Even with all this effort, the detection rate does not nearly approach a zero rate of false negatives. This is why many institutions have actually chosen to downplay efforts to directly combat plagiarism and instead work towards education about ethical practices, embedding this within all educational activities. Students sign up to agreements which positively identify work as their own, and more general agreements on good conduct (honour codes, student contracts, partnership agreements). Such approaches seem to be effective in reducing the incidence of academic misconduct of all kinds (Park, 2003) especially where such efforts are the result of a partnership between students and faculty, but there is an implicit assumption that there are two types of offender – one that will respond to pro-active or reactive influences, incentives or penalties; and one that will wilfully continue to offend.

I am becoming persuaded that although detection and deterrence are important, and can play a role alongside education, pro-active positive identification and reinforcement of ethical behaviour is more fundamental. It is for this reason that we teach students about good practices in attribution before we teach them about malpractice, and I hope that this is why I see few cases in the work I assess. Of course, as with doping, it is near impossible to judge how good our efforts are without accurately judging the incidence of academic misconduct, and this is as yet unclear, partly because the incidence of plagiarism is related to an institution’s efforts to combat it.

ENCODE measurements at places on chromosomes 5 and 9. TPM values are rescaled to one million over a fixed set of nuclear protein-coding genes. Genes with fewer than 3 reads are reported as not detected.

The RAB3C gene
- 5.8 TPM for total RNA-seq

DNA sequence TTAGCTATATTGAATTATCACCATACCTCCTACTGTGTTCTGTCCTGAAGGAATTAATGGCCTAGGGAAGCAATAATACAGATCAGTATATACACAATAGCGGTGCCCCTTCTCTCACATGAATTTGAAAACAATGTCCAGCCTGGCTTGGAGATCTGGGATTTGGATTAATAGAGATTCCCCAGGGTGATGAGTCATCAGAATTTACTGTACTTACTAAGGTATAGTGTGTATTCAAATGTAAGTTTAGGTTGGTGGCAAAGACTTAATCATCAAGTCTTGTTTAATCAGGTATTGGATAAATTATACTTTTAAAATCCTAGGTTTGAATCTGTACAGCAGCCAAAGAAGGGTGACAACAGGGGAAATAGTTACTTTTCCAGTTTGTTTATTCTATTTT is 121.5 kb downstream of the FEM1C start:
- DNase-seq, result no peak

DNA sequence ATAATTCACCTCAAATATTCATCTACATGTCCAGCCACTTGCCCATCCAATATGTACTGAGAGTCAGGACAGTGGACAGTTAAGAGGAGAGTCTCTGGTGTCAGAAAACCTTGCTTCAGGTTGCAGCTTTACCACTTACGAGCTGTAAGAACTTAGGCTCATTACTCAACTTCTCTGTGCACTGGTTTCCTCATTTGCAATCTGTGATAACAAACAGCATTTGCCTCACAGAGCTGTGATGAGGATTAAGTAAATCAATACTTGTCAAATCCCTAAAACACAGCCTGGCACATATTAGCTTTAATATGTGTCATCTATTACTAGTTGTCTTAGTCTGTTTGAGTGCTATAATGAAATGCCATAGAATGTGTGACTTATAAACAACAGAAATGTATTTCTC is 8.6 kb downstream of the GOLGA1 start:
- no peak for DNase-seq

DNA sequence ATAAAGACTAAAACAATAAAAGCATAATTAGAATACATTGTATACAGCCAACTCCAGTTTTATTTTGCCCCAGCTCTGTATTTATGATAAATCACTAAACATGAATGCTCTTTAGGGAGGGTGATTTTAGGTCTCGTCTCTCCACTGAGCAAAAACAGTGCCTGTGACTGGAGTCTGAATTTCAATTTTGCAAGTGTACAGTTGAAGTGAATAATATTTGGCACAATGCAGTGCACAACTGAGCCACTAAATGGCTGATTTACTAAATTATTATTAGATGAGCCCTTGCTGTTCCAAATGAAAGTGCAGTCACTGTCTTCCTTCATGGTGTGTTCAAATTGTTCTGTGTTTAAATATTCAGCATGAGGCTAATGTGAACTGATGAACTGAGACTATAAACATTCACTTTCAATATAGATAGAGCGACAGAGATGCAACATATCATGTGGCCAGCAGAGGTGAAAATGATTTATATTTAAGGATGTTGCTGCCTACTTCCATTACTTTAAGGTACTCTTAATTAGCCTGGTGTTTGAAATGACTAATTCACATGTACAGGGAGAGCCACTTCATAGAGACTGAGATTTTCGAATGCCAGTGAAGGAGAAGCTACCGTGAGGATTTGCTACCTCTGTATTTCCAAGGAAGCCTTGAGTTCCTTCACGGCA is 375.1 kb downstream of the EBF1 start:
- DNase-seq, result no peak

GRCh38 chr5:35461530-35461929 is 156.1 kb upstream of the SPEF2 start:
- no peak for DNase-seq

How does this help us with competitive cycling: I wonder whether personality-screening should play a bigger role in anti-doping. There are ethical issues to overcome, but a voluntary approach such as that proposed by the Clean Protocol might go some way towards thinking outside what seems to be an unwinnable war of post-hoc detection and punishment. Alongside education about ethical values there is an opportunity here to work with the psychological aspects of cheating long before someone first dopes or tests positive.